Reducing the climate footprint of the transportation industry in Israel


Full research (Hebrew)


  • The transportation industry is the source of about one quarter of greenhouse gas emissions in Israel, and its share of total emissions is increasing as those from electricity generation are decreasing.
 
  • Emissions can be reduced by switching to emission-free vehicles, by switching from using private vehicles to public ones, or a combination of both—particularly by switching to electricity-powered buses. Thus, for example, a shift of 1 percent from traveling via private transport to public transport can reduce total emissions by 6.6 hundredths of a percent.
 
  • The share of emission-free vehicles worldwide in 2030 is expected to reach 7 percent and preparations should be made for a similar development in Israel—including expanding the charging options for the vehicles and setting different electricity rates over the course of the day. In addition, a legislative framework must be formulated promptly for recycling batteries of electric cars, and it must be decided if the recycling will be done in Israel.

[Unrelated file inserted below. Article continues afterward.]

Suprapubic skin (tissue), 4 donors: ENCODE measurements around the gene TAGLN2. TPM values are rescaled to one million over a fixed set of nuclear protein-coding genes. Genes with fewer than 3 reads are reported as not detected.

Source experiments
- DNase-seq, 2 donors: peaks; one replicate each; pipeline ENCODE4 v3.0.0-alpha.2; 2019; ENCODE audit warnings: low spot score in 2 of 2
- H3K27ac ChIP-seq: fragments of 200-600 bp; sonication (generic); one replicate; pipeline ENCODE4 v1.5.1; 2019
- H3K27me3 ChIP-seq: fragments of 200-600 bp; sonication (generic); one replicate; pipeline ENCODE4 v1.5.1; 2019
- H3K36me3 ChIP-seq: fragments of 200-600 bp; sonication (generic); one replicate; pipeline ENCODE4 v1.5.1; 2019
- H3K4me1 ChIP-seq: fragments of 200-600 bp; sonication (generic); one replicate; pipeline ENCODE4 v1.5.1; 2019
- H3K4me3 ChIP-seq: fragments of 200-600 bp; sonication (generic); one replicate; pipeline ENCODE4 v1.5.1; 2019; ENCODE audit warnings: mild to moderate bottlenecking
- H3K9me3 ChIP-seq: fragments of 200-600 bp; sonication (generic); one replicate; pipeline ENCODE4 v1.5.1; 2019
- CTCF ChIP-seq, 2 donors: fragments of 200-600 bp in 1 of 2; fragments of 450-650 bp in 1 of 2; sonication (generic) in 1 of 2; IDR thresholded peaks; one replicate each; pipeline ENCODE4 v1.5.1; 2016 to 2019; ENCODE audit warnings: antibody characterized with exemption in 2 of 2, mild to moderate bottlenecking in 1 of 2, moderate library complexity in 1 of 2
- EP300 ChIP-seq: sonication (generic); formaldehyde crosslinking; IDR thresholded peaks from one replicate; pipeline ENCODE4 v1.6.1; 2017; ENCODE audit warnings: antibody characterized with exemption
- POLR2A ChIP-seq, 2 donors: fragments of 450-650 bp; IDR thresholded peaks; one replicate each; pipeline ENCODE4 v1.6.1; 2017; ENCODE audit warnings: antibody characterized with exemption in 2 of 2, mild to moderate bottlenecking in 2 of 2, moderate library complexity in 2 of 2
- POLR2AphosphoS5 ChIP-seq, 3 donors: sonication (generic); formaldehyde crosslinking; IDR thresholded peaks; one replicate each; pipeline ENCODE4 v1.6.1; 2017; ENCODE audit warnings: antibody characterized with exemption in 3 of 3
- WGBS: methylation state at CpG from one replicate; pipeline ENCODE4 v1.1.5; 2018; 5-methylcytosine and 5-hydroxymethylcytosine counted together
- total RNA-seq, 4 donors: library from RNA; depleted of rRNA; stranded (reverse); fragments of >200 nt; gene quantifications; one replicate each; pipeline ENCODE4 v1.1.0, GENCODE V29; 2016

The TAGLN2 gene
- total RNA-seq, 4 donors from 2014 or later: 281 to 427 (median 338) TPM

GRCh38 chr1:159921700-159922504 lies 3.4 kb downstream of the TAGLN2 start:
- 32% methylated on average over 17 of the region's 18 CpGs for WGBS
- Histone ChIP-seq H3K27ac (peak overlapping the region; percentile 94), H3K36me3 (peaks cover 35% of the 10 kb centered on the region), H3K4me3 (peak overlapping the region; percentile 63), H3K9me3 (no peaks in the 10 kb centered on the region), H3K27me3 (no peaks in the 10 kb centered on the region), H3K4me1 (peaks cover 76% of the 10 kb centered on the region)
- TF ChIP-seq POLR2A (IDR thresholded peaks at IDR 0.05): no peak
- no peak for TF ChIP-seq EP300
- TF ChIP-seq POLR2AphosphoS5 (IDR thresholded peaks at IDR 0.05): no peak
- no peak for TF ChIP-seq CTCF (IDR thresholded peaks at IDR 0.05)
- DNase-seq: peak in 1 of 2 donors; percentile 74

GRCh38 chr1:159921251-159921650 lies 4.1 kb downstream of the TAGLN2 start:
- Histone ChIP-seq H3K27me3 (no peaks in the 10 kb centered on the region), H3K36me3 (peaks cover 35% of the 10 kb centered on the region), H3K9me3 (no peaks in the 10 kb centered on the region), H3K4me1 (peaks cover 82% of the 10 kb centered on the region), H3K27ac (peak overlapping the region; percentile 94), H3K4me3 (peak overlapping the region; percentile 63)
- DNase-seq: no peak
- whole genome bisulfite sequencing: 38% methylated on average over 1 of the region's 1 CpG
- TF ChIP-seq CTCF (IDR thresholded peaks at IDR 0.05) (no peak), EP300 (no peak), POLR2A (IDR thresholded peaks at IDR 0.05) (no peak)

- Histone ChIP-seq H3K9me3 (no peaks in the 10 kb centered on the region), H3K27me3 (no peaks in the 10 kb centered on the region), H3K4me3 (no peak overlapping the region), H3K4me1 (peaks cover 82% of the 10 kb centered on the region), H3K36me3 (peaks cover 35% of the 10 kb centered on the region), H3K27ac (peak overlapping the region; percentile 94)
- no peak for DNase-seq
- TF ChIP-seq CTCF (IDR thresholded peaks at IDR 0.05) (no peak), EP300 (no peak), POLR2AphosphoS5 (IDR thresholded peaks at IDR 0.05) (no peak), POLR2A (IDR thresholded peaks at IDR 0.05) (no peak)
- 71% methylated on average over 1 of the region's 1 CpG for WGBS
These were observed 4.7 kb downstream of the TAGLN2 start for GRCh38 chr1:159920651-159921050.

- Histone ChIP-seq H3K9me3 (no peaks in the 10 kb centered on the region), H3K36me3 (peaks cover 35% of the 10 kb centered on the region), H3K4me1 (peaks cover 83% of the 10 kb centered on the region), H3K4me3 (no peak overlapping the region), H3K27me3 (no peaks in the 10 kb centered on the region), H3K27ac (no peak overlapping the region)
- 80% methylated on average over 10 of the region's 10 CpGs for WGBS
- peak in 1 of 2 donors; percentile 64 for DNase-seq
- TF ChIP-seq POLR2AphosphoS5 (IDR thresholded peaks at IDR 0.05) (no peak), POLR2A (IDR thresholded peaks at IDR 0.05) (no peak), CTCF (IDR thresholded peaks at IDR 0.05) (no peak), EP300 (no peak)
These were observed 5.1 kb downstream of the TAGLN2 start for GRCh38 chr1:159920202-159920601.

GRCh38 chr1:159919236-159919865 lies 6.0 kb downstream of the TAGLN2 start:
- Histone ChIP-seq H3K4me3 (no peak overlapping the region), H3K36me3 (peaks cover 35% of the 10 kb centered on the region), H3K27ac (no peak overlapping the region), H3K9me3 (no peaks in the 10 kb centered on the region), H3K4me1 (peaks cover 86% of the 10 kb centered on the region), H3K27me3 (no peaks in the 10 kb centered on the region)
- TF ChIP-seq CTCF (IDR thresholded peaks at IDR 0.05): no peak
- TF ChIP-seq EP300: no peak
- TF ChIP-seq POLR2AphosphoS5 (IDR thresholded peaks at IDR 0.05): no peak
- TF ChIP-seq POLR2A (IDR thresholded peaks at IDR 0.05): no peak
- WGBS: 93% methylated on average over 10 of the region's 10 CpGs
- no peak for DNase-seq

An analysis carried out by Lior Gallo and Yossi Margoninsky of the Bank of Israel Research Department, to be published soon in “Selected Research and Policy Analysis Notes” examines the climate footprint (greenhouse gas emissions) of the transportation industry in Israel, presents options for how to deal with it, and points to conclusions regarding the Israeli economy.

 

The transportation industry is a major source of greenhouse gas emissions in Israel, second in volume only to electricity generation, and its share in total emissions is growing. Possible solutions for emissions deriving from the transportation industry are a switch to use of emission-free vehicles, or a shift to public transportation—the pollution from which, per passenger, is lower than that of private transportation.